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The marriage and minority groups

According to the Belgian Criminal Code, it is illegal to grant a nuptial blessing before the celebration of the civil marriage (see article “Precedence of civil marriage”). The offence in no way excludes groups that are found in the minority or even socially challenged groups, nor does it hinder specific matrimonial ritual practices, whether strictly or non-strictly tied to the forms of “blessing” offered in the major religious traditions. Moreover, case law has shown, from the outset, a tendency to interpret the notion of “blessing” in a broad manner (despite the criminal nature of the text): thus, to assimilate the concept of “blessing” with the mere inclusion in a religious register (see in particular Cass. 26 December 1876, Pas. 1877, I, 46, and in this sense the response of the Minister of Justice to the Senate, on 13 October 2005, to a request from Joris Van Hauthem for explanations on “the concept of religious marriage”, no. 3-998, Annales, Sénat, 3-127). However, it is indeed the notion of a “minister of worship” that defines the perpetrator of the offence. Would this be the case for Scientology Ministers, by way of analogy with the recent positions of the United Kingdom Supreme Court? There appear to be indications of a broad interpretation in Belgium too on this point. For instance, since 1993, certain Belgian public prosecutors have considered this provision applicable to secular marriage rites, so long as these do not take place significantly after the civil ceremony. The underlying reasoning is to assimilate, following their being equally included in the Constitution, non-denominational philosophical organisations and confessions. Public recognition, not required by Art. 267, was in this case the assimilating factor for the figures of secular delegates and religious ministers, without raising the question of the relationship with divinity. When asked in the Chamber about the advisability of such proceedings, the Minister of Justice replied on 13 November 2003 that the mere presence of a lay delegate during the civil ceremony did not in her view imply a breach of Article 267 (Summary Report, House of Representatives, Justice Commission, CRABV 51 COM 056 p. 17). Would the same thus be true of the mere presence of a minister of a denomination, including a scientologist, in the municipal wedding hall? In the absence of legal recognition, the notion of worship is defined as a reasonable reference to popular usage and common sense, which thus contributes to shaping a local understanding of the different movements. How can we interconnect them with considerations born in other places, though? While the case law of other European States do not have a direct influence on the Belgian qualification of scientologist marriage, they most definitely contribute to influencing a factual appraisal of transnational movements. Failing to establish that Belgian Scientology practices would be of a radically different nature or perception, assimilation to a religion and a religious marriage, carried out in a foreign State, without having extraterritorial legal effects, could strengthen certain factual probative assessments in Belgium...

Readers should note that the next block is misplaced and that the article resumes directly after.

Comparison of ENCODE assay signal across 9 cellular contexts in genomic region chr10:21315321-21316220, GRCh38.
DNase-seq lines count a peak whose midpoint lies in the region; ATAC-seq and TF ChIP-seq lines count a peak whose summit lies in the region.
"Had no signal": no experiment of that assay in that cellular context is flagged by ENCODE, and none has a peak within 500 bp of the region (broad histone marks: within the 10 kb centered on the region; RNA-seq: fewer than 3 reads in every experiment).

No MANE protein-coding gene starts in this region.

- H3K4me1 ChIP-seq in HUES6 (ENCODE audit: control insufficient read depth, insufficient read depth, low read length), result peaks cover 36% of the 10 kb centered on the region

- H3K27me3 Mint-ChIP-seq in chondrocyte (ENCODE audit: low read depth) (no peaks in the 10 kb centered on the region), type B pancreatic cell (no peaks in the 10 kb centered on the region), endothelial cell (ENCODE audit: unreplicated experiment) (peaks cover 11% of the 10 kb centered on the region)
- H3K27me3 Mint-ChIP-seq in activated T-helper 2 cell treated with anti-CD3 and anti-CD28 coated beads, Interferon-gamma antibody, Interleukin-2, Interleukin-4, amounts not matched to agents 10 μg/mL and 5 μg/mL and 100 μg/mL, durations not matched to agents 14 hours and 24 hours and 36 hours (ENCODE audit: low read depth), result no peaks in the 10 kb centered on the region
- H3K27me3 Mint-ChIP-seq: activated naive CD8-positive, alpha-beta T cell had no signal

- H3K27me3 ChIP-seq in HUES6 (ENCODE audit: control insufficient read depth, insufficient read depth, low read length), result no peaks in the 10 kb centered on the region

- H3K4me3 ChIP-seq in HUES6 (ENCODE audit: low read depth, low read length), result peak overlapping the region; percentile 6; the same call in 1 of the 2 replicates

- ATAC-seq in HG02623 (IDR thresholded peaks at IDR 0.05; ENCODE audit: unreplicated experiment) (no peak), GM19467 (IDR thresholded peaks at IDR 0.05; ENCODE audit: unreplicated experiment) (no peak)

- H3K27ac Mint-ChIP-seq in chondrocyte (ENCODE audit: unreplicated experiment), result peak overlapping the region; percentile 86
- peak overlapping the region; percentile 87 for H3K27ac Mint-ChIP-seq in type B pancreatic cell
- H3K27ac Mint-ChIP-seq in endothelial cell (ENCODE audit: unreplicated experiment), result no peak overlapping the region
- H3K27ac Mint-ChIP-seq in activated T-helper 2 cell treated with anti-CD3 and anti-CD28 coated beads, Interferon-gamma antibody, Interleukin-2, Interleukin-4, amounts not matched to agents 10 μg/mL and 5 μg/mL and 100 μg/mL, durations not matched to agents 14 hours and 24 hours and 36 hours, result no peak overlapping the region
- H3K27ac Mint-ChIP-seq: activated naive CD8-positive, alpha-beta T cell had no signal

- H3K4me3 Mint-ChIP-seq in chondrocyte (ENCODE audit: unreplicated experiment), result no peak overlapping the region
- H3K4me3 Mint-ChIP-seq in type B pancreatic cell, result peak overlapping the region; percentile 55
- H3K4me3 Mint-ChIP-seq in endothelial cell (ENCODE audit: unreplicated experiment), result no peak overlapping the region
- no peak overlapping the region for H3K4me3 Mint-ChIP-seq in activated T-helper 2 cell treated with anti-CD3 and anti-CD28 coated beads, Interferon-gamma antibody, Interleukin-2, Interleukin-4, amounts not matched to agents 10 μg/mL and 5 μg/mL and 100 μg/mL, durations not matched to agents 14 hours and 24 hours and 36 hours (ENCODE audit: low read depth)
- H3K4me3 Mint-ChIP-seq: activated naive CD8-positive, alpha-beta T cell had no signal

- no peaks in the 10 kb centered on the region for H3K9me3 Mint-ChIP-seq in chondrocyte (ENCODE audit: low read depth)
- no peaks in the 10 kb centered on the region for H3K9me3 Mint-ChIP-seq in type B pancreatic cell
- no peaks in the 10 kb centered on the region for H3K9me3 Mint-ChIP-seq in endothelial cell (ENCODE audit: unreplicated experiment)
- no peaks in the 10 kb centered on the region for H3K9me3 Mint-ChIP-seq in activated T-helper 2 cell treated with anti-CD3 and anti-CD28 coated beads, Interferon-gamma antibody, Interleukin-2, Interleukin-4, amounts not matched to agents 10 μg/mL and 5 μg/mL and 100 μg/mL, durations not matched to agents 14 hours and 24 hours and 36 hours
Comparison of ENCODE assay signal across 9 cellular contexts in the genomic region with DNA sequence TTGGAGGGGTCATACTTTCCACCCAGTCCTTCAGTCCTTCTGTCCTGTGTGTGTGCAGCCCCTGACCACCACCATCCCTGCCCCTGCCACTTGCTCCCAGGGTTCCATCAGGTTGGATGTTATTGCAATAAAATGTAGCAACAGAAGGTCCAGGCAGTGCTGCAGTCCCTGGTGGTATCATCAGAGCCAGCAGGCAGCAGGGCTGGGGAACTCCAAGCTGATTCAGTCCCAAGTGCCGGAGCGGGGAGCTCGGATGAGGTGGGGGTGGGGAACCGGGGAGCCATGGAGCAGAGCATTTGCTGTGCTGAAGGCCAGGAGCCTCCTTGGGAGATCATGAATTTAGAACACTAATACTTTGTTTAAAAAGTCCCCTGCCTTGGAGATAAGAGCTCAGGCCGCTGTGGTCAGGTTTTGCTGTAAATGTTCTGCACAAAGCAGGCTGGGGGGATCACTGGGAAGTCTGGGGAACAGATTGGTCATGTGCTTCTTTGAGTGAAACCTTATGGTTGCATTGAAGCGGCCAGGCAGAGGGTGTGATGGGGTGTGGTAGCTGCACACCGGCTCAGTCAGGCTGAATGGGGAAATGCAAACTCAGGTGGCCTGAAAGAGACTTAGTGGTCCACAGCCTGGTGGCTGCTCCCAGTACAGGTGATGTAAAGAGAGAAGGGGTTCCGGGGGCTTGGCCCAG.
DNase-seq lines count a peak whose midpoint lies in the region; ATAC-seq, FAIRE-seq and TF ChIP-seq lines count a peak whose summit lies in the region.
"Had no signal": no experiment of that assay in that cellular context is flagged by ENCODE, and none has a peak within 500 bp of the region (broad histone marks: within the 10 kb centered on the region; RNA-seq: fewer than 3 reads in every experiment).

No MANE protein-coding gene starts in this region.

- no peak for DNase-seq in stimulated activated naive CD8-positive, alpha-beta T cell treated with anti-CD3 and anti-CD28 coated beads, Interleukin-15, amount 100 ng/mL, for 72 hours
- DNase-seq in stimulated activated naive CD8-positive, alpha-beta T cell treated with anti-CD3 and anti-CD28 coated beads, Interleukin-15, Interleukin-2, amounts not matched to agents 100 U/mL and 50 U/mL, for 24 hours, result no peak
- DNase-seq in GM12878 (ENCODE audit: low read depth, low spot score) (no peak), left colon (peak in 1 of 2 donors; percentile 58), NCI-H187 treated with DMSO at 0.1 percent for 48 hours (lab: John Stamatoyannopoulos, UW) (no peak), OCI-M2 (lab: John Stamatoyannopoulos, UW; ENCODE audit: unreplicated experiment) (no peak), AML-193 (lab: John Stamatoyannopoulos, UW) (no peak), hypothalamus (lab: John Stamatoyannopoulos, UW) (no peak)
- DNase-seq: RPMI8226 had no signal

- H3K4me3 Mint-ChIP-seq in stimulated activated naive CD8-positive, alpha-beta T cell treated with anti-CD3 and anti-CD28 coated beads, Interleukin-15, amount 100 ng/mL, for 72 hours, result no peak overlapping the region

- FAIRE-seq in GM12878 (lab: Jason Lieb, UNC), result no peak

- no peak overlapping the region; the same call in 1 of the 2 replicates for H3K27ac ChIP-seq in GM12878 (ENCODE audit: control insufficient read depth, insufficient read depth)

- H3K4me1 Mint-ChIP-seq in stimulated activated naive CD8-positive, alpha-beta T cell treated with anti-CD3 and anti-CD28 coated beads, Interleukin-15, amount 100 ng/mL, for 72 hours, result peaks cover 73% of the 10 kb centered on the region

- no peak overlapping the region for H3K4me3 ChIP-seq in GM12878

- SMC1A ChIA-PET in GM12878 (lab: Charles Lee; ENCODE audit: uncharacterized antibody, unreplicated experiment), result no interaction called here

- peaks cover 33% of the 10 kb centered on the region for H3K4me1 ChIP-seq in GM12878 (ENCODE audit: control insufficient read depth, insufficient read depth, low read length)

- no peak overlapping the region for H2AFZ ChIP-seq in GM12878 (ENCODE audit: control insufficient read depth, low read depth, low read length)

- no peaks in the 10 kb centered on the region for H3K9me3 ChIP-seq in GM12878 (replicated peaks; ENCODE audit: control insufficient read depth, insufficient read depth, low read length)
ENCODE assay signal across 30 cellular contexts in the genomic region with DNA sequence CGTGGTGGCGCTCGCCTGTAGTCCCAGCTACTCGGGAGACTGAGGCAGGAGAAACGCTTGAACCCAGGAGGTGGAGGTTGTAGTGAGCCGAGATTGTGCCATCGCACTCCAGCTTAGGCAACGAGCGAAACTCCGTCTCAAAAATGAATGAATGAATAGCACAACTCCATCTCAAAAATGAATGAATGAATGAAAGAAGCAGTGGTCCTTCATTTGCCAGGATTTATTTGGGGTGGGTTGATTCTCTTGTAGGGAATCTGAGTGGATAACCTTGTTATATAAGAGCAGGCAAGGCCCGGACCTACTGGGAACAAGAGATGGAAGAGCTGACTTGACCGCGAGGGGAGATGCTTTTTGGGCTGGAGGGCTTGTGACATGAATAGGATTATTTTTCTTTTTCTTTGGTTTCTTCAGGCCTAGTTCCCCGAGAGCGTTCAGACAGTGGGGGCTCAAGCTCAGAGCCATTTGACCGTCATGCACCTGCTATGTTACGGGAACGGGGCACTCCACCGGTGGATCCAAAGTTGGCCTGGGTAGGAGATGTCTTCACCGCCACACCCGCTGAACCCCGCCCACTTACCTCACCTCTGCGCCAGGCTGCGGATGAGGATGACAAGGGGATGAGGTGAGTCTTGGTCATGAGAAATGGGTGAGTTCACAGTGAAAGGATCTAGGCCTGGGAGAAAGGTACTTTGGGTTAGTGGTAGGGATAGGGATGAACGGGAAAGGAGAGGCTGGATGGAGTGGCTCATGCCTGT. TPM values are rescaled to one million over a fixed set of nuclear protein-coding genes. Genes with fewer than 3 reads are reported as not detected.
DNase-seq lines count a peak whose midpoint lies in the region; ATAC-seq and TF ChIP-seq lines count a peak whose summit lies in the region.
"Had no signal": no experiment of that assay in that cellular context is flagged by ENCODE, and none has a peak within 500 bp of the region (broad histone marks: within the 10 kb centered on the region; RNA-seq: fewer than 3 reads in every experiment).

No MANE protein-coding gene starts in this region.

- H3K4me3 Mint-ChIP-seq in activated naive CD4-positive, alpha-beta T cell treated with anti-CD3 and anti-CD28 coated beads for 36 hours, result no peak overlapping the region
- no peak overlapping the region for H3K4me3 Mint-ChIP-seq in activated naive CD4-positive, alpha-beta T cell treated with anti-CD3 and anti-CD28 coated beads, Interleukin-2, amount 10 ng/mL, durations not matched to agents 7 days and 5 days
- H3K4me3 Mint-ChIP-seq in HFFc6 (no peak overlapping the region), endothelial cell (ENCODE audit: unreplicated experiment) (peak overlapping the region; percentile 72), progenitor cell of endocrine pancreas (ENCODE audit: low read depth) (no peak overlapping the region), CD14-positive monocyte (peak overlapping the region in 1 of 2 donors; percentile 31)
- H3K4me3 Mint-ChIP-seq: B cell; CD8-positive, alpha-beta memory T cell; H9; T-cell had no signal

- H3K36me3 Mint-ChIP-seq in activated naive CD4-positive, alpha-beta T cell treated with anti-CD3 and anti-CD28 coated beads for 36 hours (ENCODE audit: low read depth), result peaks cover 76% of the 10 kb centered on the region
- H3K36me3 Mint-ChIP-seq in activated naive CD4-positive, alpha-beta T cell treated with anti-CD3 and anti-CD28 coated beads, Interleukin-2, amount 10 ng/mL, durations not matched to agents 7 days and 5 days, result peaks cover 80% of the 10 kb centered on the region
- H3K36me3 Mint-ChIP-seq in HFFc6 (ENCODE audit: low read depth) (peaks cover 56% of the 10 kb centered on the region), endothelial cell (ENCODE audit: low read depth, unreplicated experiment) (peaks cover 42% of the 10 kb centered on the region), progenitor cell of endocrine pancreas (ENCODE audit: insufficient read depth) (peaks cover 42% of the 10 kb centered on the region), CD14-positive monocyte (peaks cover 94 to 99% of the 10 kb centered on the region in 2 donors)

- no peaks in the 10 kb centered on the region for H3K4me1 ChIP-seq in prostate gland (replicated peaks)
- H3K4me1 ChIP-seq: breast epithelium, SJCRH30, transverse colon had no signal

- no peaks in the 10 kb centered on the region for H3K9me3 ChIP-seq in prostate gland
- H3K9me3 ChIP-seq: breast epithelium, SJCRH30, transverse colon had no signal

D 3 November 2015    AStéphanie Wattier

CNRS Unistra Dres Gsrl

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